spots on my broad beans
leaves of my broad beans have brown spots on them. What is this
and how can I treat it?
is likely to be the fungal disease Botrytis fabae. The fungus
causes brown spotting on leaves, pods and stems, and looks similar
in appearance to a dusting of chocolate powder, giving rise to its
common name, 'chocolate spot'.
Chocolate spot favours
acidic soils and is prevalent in damp or warm, humid spring weather.
Broad beans sown in winter are more susceptible.
The infection is likely
to reduce your crop; if severe, it will kill the plant. Apply a
fungal spray to prevent further spreading.
Burn infected plants
or place in the rubbish bin at the end of cropping. Clear away any
fallen leaves. You can still eat the beans, but the pods themselves
may be discoloured.
Broad beans should be
planted in well-draining soils neutral to alkaline soils
are ideal. If your soil is acidic, apply some lime. Space seeds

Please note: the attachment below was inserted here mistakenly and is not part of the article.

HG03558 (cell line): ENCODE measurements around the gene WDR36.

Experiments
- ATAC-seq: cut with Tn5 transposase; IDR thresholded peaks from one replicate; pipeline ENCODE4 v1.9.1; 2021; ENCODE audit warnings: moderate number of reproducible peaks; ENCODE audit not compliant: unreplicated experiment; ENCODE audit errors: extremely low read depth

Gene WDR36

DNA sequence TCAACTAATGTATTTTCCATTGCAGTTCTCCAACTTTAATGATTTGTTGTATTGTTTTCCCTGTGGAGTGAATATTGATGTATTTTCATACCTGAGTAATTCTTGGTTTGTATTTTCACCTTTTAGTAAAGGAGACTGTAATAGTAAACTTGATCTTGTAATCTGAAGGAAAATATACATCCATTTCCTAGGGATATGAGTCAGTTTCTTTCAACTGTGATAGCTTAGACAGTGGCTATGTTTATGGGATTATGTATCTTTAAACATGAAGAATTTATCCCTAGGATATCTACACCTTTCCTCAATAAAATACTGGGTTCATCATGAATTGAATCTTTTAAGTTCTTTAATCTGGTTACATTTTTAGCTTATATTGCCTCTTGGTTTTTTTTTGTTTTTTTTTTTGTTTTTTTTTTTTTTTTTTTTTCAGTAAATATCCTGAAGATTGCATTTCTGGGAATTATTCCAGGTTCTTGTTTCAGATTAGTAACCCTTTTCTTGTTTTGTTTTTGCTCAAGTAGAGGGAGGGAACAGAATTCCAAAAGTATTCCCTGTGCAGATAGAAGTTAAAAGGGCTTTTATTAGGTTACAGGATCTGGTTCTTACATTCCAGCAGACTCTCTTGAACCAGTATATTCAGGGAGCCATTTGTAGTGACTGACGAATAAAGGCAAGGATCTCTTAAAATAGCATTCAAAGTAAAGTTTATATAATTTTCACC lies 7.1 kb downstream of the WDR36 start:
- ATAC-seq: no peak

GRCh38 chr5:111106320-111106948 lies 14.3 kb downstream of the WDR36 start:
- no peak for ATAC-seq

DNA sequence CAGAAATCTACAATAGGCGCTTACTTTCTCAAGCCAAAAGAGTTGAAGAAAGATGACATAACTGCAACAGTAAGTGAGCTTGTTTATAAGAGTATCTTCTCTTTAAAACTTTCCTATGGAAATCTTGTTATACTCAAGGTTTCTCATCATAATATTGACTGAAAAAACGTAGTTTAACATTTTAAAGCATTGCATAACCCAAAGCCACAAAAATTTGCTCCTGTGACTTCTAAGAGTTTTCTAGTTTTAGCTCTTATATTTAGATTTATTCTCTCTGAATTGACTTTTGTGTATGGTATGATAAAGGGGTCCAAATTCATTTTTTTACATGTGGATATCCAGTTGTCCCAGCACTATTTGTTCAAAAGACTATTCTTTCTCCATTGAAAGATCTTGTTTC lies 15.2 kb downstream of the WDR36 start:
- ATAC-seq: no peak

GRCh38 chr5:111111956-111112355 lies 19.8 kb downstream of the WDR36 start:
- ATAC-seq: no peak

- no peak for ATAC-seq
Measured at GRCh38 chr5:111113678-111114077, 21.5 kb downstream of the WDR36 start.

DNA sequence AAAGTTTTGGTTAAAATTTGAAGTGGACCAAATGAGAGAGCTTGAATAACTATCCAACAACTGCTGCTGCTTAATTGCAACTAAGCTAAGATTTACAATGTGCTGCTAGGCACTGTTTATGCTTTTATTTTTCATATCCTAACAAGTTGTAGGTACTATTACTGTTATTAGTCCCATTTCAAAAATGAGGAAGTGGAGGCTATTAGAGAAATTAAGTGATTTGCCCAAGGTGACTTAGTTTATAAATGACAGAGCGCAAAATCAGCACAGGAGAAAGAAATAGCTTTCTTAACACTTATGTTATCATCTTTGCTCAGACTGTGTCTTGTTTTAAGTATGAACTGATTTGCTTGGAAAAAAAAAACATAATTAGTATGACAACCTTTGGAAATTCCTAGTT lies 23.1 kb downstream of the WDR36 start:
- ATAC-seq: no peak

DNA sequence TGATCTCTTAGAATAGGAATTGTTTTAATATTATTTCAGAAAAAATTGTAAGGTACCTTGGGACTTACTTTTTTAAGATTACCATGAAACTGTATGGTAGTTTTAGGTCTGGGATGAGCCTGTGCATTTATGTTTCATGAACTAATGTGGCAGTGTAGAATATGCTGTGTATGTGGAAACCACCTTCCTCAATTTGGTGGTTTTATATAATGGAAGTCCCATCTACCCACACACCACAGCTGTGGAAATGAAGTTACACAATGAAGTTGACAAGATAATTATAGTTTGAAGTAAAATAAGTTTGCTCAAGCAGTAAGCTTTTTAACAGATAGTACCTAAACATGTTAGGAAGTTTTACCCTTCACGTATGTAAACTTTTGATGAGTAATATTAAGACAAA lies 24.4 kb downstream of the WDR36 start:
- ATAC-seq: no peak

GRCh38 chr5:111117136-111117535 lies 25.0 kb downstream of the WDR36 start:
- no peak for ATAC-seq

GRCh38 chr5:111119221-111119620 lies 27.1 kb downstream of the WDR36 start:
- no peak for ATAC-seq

or plants well apart.
Chocolate spot spores
can survive in the soil for several years, so crop rotation is a
must. There should be a rotation of at least two years before broad
beans are grown in the same ground.
Broad beans do not need
large amounts of nitrogenous fertislisers being legumes,
they take in nitrogen from the atmosphere.
by Dr Dan Blanchon from Unitec's Diploma in Sustainable Horticulture and Bachelor
of Resource Management.
with permission from NZOOM Home and Garden content,
from the previous
The views expressed here are not necessarily those of the RNZIH